PETITION BOOKS ARE NEXT STEP TO GETTING IN FRONT OF VOTERS
The “Fair Share” ballot initiative that would gut Alaska’s reformed oil tax structure known as SB 21, was accepted by the Lieutenant Governor’s Office, which means petition books can be printed, and supporters can start gathering signatures.
The decision came with a caveat: The ballot language is confusing, according to the Attorney General. It could be interpreted in such a way that it actually costs the state money. Read the Attorney General’s letter here:
The voter initiative would eliminate certain oil tax credits and reinstate progressive taxes on legacy oil fields such as those on the North Slope currently operated by BP and ConocoPhillips.
Robin Brena, law partner to former Gov. Bill Walker, is the most visible force behind the ballot initiative, although plenty of Democrats are on board with higher oil taxes. Brena says it will bring an additional $1.1 billion annually to State coffers. He has been trying to move the state’s oil tax structure closer to the old ACES — “Alaska’s Clear and Equitable Share” regime that was enacted under Gov. Sarah Palin.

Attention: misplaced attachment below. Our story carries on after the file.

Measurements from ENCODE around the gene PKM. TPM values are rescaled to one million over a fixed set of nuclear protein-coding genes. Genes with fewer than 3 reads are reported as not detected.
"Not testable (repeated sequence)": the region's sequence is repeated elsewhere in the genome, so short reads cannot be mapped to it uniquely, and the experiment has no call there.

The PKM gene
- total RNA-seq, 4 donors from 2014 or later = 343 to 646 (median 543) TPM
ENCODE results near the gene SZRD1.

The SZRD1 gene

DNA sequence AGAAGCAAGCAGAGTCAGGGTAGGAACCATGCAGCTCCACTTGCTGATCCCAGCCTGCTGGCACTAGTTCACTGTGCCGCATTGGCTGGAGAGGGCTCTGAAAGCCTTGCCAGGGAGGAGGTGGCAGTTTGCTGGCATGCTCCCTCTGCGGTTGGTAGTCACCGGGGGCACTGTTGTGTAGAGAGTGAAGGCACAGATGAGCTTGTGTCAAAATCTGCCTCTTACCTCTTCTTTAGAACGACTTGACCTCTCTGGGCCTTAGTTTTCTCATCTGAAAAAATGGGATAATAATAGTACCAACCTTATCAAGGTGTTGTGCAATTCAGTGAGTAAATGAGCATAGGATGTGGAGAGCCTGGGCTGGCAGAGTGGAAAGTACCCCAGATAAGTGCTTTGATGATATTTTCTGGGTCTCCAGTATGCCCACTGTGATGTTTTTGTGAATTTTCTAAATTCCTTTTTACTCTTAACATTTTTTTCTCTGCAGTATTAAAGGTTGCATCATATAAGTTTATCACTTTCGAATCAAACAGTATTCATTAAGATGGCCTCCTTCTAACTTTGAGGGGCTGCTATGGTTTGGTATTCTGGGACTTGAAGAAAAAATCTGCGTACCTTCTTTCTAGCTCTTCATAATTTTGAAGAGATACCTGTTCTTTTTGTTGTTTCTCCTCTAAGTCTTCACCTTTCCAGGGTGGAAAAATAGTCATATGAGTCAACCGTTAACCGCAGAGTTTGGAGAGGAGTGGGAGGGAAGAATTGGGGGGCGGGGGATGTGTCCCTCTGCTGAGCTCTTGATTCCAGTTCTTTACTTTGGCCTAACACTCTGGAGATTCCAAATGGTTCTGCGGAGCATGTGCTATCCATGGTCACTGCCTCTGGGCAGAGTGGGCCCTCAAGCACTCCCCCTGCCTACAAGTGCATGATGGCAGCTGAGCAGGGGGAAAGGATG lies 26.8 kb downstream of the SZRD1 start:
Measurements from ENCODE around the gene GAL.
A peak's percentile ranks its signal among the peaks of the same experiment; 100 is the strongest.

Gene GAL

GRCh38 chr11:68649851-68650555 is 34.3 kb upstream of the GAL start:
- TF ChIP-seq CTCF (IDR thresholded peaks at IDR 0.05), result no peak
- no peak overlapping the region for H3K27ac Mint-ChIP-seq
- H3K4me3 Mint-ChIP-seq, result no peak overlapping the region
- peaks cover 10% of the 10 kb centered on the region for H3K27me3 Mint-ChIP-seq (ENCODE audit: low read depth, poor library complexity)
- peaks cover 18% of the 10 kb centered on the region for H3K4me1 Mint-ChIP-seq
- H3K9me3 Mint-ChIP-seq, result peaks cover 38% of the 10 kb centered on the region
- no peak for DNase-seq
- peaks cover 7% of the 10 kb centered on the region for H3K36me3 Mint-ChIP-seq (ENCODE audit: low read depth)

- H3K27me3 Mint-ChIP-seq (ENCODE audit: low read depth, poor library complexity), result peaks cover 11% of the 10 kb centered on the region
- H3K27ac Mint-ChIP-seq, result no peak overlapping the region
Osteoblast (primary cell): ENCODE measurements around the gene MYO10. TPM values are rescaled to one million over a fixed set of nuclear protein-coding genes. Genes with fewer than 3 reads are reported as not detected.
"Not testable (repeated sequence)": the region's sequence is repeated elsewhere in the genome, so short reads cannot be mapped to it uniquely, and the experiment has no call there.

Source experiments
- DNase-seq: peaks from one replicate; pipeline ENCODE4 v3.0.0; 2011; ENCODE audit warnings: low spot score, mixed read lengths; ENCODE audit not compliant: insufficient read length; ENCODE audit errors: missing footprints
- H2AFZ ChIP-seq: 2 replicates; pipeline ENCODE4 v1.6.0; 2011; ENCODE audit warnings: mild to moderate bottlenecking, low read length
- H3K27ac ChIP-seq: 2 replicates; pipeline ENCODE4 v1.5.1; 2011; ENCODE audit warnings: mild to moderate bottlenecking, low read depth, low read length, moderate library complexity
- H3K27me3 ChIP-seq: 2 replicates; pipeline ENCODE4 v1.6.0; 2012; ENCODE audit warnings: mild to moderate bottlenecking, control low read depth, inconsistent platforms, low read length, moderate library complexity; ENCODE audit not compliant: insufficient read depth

ACES is blamed by most analysts for the slowdown in oil exploration and production several years ago, as North Slope producers felt they were being gouged by the State of Alaska, and started putting the legacy oil fields into a tax-induced coma.
Then, SB 21 passed in 2013 in the Alaska Legislature. Opponents immediately took it to voters with a ballot initiative in 2014, which was defeated by voters. Things started looking up in the oil patch, even while prices were depressed.
But now, with the State of Alaska’s billion-dollar-plus budget crisis, will Alaska voters still show their support for oil producers to stimulate production? Will oil companies put their investment decisions on hold?
The tax initiative targets those legacy fields that have supported Alaska’s state government and economy for decades — Prudhoe Bay, Alpine, and the Kuparuk River fields, for example. The Fair Share plan would be to tax every barrel 10 percent if the price-per-barrel is below $50. For every increment of $5 in price increase, the tax would increase by 1 percent, until it tops out at a $15 percent tax for any barrel that sells for more than $70.
Kara Moriarty, Alaska Oil and Gas Association’s chief executive, worries that this tax initiative will sour oil companies on Alaska once again, and the fallout from that would be significant for the economy:
“This proposed ballot measure is yet another flawed attempt to adopt complicated tax policy through the initiative process. While the sponsors say it will not have any impact, make no mistake, no industry in Alaska can sustain a $1 billion plus tax hike without negatively impacting investment decisions for their business, which creates less opportunity for jobs for Alaskans. We look forward to communicating with Alaskan through this process,” Moriarty said.